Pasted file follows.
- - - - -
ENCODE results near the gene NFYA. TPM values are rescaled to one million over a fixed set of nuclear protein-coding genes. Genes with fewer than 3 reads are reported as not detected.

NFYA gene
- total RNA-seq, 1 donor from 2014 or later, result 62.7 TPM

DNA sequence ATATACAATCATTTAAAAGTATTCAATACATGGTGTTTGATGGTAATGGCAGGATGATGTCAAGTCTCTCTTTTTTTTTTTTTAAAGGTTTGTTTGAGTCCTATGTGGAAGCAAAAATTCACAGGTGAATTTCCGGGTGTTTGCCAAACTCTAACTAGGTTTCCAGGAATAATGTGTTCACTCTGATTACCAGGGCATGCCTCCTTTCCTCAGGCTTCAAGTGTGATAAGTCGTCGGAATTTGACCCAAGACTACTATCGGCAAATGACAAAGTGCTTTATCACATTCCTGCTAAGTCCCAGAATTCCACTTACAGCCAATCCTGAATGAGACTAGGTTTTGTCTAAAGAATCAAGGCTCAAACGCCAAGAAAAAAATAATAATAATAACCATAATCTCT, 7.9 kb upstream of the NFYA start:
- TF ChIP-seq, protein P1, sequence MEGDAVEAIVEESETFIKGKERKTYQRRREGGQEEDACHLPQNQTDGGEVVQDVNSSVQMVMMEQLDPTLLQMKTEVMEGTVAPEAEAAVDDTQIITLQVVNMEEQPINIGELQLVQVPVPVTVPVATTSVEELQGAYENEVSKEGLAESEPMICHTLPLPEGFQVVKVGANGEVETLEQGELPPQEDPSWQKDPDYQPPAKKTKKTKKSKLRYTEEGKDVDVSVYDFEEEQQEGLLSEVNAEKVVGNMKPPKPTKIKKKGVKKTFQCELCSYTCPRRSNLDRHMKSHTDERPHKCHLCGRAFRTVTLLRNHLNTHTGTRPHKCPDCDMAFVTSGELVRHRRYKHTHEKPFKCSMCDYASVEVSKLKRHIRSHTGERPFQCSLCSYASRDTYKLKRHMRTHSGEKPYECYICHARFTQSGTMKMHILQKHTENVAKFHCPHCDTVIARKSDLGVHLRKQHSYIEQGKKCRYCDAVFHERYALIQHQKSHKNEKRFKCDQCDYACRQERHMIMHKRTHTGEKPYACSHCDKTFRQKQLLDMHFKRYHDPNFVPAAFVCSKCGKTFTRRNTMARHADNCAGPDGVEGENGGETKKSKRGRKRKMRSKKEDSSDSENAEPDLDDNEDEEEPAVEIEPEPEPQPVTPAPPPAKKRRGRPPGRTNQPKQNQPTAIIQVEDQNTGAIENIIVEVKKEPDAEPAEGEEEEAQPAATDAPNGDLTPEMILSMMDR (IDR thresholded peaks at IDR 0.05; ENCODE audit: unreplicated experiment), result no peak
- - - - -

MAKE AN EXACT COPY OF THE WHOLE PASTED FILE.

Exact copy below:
ENCODE results near the gene NFYA. TPM values are rescaled to one million over a fixed set of nuclear protein-coding genes. Genes with fewer than 3 reads are reported as not detected.

NFYA gene
- total RNA-seq, 1 donor from 2014 or later, result 62.7 TPM

DNA sequence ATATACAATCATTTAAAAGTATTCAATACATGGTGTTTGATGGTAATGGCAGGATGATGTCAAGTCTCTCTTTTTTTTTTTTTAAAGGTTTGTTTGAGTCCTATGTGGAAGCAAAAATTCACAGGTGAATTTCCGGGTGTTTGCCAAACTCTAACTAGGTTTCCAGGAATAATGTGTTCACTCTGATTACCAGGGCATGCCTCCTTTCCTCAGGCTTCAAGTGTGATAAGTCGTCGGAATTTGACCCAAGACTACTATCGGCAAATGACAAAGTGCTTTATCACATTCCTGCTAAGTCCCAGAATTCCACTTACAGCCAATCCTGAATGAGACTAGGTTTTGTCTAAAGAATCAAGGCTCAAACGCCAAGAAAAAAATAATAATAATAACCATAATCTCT, 7.9 kb upstream of the NFYA start:
- TF ChIP-seq, protein P1, sequence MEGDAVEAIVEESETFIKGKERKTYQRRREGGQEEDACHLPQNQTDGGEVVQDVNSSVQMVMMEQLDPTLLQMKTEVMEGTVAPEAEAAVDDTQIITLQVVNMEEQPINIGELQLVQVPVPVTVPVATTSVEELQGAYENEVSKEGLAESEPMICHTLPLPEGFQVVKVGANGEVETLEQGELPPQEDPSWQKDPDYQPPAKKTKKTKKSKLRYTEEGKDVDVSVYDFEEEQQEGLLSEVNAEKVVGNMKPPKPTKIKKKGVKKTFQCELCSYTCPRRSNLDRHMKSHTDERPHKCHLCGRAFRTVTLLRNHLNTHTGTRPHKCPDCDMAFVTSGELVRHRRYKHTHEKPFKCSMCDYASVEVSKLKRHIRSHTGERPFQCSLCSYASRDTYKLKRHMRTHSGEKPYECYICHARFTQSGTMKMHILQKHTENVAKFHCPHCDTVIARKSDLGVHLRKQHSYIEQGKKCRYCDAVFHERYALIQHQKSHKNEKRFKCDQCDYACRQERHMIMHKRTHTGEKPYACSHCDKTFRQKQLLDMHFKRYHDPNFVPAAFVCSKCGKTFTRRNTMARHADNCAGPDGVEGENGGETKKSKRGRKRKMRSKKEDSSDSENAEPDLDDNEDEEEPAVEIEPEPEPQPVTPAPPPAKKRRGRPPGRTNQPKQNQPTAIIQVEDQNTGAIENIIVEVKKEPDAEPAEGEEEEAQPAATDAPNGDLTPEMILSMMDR (IDR thresholded peaks at IDR 0.05; ENCODE audit: unreplicated experiment), result no peak